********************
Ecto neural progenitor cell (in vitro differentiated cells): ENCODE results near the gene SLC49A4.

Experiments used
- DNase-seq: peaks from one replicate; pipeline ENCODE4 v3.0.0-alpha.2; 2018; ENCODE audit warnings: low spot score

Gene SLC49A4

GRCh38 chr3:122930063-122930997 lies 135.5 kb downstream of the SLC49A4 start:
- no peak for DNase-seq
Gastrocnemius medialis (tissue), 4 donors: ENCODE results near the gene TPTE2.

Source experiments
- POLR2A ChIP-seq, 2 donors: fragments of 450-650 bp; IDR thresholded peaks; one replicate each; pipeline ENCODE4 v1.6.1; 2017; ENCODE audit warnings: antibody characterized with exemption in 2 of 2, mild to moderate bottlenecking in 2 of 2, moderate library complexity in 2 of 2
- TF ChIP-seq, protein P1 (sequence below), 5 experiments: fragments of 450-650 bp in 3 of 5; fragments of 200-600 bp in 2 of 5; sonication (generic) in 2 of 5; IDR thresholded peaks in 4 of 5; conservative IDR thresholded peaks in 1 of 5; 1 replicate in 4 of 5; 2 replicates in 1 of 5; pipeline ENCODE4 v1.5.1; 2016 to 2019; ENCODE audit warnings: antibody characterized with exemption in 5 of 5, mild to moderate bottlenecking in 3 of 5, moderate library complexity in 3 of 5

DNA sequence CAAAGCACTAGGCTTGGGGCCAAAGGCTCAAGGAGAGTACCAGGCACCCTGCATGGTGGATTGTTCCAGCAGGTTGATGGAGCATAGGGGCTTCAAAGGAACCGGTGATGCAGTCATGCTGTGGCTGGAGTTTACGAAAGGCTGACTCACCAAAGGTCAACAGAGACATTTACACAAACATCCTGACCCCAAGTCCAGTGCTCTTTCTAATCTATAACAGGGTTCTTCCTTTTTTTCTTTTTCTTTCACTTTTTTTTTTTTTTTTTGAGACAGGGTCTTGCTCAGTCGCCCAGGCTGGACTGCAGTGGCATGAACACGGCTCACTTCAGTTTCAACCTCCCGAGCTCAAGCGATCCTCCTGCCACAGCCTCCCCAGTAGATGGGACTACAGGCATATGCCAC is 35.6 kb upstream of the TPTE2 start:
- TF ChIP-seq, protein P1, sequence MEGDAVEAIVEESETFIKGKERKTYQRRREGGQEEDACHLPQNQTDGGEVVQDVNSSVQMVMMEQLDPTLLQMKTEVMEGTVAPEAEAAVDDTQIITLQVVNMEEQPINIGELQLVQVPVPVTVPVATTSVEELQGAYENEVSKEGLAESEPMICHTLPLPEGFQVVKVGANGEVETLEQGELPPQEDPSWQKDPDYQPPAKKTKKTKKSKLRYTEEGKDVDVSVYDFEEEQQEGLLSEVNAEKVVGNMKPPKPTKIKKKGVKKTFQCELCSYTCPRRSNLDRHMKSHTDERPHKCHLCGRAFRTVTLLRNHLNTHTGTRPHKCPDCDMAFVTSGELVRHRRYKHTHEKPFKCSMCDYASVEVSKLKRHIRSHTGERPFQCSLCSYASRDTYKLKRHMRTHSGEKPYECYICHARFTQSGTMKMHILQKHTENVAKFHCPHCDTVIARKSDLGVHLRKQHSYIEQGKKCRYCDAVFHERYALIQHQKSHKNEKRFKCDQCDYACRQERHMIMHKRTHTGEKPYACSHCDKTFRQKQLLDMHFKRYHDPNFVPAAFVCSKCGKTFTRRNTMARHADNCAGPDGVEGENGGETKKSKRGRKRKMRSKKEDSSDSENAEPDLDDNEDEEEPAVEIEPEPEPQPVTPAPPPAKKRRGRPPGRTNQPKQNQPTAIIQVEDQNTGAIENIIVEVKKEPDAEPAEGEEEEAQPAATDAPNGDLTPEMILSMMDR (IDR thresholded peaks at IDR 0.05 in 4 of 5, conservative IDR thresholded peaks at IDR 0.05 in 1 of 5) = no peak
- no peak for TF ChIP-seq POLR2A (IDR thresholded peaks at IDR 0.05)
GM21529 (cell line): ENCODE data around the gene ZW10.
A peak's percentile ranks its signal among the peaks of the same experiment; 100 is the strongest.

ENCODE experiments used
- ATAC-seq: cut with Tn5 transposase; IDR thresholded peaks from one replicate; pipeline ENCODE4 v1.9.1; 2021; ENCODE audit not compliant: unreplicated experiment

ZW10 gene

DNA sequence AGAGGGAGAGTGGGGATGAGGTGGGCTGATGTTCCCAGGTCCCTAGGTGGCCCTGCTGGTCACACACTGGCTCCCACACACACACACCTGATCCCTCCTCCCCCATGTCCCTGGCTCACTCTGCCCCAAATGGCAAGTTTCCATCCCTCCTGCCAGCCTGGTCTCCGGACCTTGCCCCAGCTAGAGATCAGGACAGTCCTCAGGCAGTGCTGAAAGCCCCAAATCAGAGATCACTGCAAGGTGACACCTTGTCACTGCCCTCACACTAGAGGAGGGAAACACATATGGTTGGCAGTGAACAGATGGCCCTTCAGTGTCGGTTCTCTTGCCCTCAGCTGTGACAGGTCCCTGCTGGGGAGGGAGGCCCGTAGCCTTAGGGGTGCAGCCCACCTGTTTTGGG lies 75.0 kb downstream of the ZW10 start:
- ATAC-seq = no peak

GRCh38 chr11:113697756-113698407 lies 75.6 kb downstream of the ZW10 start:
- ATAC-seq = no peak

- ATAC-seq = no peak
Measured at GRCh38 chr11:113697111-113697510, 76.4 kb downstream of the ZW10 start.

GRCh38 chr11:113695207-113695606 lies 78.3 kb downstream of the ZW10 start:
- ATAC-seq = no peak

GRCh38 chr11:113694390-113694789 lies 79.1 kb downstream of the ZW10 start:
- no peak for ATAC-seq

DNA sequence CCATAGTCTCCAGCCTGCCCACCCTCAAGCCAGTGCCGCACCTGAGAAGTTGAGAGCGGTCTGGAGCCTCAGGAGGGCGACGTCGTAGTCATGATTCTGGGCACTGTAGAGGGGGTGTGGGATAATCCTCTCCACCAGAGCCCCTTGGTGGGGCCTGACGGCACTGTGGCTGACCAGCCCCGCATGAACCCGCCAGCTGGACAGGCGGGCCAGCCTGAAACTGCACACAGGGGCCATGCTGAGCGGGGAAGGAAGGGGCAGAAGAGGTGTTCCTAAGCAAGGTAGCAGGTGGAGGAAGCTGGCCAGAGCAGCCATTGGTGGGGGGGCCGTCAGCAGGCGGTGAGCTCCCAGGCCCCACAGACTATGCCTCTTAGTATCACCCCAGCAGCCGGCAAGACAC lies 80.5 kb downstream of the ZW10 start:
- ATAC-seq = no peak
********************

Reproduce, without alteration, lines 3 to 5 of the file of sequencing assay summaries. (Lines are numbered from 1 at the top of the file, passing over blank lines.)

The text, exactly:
- DNase-seq: peaks from one replicate; pipeline ENCODE4 v3.0.0-alpha.2; 2018; ENCODE audit warnings: low spot score

Gene SLC49A4

GRCh38 chr3:122930063-122930997 lies 135.5 kb downstream of the SLC49A4 start: